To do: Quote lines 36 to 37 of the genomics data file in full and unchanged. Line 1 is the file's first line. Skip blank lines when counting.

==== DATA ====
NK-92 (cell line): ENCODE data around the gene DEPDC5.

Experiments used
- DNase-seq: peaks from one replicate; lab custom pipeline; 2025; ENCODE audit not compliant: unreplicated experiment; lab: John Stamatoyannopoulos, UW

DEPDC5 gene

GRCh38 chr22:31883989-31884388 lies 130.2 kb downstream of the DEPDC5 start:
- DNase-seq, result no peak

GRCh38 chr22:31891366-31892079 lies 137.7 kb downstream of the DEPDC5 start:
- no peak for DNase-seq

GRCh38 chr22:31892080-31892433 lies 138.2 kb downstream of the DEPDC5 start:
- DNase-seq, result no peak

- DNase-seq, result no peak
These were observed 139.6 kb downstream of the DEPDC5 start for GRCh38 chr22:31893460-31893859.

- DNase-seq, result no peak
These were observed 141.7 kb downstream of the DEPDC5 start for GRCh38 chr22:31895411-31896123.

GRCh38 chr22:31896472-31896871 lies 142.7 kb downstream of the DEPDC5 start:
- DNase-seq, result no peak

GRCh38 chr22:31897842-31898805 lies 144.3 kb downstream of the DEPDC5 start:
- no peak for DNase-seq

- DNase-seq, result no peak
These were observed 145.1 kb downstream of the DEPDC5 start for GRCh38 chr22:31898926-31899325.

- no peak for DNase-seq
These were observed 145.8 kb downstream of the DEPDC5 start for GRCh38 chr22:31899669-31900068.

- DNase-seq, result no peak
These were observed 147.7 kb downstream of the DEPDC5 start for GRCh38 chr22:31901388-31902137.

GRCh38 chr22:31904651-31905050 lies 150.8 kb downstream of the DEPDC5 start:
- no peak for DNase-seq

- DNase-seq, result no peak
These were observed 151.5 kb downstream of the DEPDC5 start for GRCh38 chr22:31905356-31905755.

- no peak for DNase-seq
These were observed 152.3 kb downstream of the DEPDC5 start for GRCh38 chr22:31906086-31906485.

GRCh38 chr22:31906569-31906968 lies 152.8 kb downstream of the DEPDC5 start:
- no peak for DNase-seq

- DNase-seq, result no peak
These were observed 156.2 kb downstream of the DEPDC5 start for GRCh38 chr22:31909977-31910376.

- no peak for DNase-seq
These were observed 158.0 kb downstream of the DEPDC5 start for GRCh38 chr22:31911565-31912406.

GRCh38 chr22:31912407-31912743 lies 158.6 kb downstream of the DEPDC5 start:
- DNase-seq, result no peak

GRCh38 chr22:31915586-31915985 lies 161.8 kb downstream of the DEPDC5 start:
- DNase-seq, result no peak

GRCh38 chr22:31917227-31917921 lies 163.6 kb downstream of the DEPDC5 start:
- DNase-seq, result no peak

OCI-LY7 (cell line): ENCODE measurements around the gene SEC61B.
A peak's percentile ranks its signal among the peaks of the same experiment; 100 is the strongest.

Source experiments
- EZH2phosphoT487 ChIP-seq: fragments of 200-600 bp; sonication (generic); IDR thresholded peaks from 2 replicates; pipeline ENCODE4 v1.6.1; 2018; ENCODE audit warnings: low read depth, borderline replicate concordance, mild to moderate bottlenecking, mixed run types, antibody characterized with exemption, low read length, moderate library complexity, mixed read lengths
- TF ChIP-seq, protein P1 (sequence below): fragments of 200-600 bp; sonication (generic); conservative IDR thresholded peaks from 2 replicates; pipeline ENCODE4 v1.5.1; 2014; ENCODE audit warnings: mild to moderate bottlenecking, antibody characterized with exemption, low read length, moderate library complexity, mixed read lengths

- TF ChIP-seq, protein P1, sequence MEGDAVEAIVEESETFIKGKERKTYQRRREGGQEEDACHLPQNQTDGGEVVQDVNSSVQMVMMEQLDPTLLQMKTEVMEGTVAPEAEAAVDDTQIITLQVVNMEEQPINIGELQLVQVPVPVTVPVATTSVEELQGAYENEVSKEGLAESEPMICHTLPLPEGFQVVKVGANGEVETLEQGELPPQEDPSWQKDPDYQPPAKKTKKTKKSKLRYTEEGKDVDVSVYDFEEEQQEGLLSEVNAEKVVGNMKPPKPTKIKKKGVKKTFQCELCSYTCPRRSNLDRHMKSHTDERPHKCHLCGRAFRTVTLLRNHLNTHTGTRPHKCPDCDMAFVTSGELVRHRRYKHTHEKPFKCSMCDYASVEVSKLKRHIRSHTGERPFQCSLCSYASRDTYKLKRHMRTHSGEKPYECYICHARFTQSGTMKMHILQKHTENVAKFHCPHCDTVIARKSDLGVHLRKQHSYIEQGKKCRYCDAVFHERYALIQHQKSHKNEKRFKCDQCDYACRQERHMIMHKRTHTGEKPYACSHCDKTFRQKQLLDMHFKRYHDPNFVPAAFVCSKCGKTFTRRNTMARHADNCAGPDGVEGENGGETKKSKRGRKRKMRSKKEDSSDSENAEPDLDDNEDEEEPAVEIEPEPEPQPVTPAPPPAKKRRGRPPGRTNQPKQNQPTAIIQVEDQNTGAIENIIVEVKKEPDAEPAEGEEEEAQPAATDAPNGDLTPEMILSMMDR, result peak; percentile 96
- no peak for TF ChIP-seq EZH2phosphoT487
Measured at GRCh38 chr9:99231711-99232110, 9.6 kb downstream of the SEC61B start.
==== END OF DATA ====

These were observed 158.0 kb downstream of the DEPDC5 start for GRCh38 chr22:31911565-31912406.

GRCh38 chr22:31912407-31912743 lies 158.6 kb downstream of the DEPDC5 start: